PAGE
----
In a recent paper researchers at Microsoft evaluated the performance and behavior of GPT-4, the latest large language model from Open AI (Sparks of Artificial General Intelligence: Early experiments with GPT-4, https://arxiv.org/abs/2303.12712).
The results are impressive. Fellow developers in the ML community rightly point out that these models are based on quite simple advancements in the underlying technology. However, the outputs of GPT-4 as witnessed in the wild and presented in the paper, such as the Socratic dialogue (including a discussion of that very dialogue compared to a less well-written one from ChatGPT), are simply stunning.
The authors claim GPT-4 shows signs of general intelligence, “demonstrated by its core mental capabilities (such as reasoning, creativity, and deduction), its range of topics on which it has gained expertise (such as literature, medicine, and coding), and the variety of tasks it is able to perform (e.g., playing games, using tools, explaining itself, …).”
The definition of intelligence used is of course debatable (as the authors acknowledge). True general artificial intelligence (AGI) is still far away. Yann LeCun (e.g. “A Path Towards Autonomous Machine Intelligence”, https://openreview.net/forum?id=BZ5a1r-kVsf) and others propose a more complex architecture including many interacting components like predictive world models and intrinsic motivation as prerequisites for AGI.
Nevertheless, the consequences of ChatGPT and other large generative models cannot be overestimated. As Bill Gates puts it: “The Age of AI has begun“.
Increasingly powerful AI systems will be developed; ‘superintelligence’ might be just a matter of time. Now is the time to think about how the responsible use and development of these systems should look so that AI benefits all people.
As the authors of the above-mentioned paper state, “It is easy to use GPT-4 to generate biased outcomes”. And bias, clearly, is just one of the many problems that we face when dealing with such powerful models.
We at Daiki aim to provide guidance on responsible AI. Our team of experts in machine learning, philosophy, law, and design helps developers build trustworthy AI systems.
We do not want to simply warn of the potential dangers of AI, certainly not block. We are not a team of doubters. AI is a fascinating technology that will transform the world we live in. Let’s use AI for good.
In this recurring series, we will present examples of how AI systems can be used to benefit people. There are many cases where it’s indeed ethical to use AI, for example, to increase the likelihood of saving lives with systems that can reliably detect diseases at their early stages, or where AI can be more objective than humans, e.g. to make decisions in sports.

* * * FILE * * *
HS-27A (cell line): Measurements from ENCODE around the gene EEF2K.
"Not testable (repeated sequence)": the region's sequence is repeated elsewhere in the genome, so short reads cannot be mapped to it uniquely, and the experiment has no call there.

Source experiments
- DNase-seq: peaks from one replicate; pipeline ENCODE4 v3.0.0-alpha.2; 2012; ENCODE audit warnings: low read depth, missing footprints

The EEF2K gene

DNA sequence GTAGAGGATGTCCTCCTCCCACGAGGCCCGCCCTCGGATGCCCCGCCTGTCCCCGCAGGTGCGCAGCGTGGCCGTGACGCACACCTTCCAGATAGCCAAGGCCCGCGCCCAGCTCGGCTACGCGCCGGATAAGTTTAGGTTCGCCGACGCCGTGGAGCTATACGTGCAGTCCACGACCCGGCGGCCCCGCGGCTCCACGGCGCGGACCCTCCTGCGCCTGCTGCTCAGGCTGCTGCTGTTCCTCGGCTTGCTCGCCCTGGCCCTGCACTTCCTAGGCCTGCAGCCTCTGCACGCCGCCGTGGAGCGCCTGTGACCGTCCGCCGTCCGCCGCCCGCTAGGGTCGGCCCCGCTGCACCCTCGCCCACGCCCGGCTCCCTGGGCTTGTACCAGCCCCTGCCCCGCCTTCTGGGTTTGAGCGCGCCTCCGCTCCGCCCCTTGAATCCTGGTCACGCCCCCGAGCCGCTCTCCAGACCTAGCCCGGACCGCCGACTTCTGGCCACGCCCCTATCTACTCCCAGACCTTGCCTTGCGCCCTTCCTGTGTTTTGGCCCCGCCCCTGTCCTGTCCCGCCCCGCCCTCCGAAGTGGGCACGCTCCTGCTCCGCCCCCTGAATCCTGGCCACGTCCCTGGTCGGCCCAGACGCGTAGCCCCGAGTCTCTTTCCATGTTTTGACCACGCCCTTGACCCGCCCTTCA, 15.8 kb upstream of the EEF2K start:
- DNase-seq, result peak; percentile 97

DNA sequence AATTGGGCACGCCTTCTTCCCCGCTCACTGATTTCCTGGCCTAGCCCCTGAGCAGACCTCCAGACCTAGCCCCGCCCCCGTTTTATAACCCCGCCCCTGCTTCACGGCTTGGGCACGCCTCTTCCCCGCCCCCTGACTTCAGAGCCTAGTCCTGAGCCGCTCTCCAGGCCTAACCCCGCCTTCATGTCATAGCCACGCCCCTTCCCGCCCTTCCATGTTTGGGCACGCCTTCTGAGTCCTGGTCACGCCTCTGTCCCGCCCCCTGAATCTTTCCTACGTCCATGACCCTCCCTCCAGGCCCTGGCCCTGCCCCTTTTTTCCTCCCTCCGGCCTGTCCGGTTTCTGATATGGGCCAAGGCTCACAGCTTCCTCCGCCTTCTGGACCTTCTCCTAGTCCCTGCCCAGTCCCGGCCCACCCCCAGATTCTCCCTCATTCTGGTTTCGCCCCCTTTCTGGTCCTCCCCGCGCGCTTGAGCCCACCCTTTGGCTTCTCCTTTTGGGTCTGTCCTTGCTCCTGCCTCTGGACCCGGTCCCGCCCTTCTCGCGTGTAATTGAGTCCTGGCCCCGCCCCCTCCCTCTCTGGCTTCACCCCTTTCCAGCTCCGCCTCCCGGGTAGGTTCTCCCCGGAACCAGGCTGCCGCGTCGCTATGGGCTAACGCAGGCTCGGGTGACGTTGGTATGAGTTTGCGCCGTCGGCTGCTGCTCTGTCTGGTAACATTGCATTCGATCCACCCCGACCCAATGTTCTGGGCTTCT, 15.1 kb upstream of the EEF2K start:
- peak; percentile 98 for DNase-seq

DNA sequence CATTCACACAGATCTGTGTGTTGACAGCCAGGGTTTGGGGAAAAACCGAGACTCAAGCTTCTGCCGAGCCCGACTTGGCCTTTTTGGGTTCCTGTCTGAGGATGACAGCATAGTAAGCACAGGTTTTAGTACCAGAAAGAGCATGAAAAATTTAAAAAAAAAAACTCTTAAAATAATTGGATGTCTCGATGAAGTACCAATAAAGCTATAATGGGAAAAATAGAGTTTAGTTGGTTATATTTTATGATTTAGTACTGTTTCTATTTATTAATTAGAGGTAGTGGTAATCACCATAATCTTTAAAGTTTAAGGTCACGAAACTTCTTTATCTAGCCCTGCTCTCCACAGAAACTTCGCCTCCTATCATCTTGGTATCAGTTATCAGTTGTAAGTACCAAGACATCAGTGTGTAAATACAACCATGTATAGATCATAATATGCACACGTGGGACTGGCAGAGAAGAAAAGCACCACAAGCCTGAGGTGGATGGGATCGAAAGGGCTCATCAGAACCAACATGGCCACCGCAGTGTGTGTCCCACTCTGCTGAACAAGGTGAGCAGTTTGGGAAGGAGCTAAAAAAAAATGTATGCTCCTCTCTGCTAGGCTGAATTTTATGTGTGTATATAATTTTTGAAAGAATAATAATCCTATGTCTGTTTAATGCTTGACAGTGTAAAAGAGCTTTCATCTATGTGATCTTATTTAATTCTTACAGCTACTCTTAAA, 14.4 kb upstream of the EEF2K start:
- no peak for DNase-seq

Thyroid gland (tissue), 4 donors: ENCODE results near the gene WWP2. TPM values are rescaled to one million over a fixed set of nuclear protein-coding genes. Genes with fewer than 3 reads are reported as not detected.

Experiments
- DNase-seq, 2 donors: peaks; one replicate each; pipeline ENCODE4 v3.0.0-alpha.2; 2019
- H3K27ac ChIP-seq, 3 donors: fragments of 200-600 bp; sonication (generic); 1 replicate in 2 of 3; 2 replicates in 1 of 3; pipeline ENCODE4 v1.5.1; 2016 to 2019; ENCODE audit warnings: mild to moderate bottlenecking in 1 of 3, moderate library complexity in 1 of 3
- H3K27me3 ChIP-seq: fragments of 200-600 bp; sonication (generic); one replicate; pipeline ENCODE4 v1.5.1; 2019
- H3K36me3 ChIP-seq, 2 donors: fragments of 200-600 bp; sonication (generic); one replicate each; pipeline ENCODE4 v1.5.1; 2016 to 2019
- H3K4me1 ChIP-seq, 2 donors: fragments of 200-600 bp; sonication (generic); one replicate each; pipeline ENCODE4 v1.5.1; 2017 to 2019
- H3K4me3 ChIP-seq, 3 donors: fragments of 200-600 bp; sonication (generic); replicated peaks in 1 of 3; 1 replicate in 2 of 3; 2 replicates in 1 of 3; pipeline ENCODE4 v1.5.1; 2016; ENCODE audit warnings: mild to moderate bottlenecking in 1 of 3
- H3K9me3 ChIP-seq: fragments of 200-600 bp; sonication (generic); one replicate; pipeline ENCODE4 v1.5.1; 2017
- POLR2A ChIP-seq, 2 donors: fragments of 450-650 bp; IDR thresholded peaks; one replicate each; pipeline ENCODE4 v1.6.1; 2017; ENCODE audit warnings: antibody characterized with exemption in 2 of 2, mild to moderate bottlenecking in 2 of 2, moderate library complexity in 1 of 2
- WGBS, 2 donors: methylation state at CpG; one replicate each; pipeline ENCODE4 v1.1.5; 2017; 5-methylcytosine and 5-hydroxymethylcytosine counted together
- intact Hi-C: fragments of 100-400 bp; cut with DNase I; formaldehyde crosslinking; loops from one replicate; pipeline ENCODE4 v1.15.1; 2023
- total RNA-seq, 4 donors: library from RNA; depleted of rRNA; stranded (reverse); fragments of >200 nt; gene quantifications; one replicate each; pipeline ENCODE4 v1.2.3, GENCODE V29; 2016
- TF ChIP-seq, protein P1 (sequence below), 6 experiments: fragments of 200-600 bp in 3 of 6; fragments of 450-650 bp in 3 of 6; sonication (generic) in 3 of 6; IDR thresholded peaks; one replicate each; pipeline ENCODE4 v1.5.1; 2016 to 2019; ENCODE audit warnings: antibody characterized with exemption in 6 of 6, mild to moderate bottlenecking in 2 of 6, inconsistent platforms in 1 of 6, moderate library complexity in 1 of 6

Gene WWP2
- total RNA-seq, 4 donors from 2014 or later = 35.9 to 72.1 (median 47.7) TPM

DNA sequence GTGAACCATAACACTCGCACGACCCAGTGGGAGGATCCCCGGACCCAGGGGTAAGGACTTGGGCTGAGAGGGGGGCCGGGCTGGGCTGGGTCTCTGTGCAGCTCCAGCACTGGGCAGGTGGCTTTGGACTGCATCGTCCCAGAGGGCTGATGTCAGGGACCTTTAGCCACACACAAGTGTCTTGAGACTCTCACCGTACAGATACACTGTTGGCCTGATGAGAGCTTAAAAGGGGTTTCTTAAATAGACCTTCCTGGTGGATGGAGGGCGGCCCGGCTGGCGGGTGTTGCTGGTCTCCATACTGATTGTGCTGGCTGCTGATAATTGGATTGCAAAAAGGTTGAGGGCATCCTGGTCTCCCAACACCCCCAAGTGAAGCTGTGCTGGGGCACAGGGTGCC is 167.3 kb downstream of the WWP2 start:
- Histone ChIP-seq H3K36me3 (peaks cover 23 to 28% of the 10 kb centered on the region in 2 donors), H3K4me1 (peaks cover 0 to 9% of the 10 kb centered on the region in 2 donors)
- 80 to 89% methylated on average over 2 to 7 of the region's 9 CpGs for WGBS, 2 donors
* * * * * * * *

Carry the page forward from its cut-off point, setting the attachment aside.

AI referees in sports
Let’s start with the latter area and discuss the role of AI referees. These are certainly not life-and-death decisions (some sports fans may disagree), but they are nonetheless very important and consequential. After all, sports are about fairness, and adherence to the rules is central to trustworthy, competitive, and entertaining amateur and professional sports. Referees are supposed to guarantee fairness. In this sense, they bring applied ethics to sports.
The FIFA world cup 2022 relied on machine learning to detect offside. This AI referee automatically determines if an offside player touches the ball, this decision is then presented to the video match officials and confirmed by the human referee team.
Offside is a very important rule in (professional) football that fundamentally affects offensive play; it is not uncommon for close offside situations to lead to clear scoring opportunities. Referee calls about this rule therefore can (and do) decide matches – with direct mental and financial consequences for athletes, club managers, and fans.
According to FIFA the new AI technology “was able to support the video match officials by helping them to make more accurate and more reproducible decisions in a shorter period of time.” Decisions by the AI referee are visualized in 3D animations and presented to both the (video) referees and the spectators.
This is clearly a very good example of how AI can be embedded in a critical process to achieve better, more reliable, and more transparent results. It’s also a good example of how to use AI responsibly: the human oversight (video referees evaluating the AI referee decision) and 3D presentation elements (transparency for all) provide trust and confidence.
As a consequence in professional football leagues that use technology-assisted offside decisions, this rule – in stark contrast to other video-supported decisions like illegal handball – almost eliminated debate, and decisions are accepted by players, team officials, and fans. Of course, it helps that offside is a very clear rule where only the positions of the players, the position of the ball, and the timing of the pass matter. But that just means that for other rules and other sports, there are more technical challenges to be solved.
As long as the AI systems are robust, reliable, and used transparently they can help make (professional) sports better and more equitable.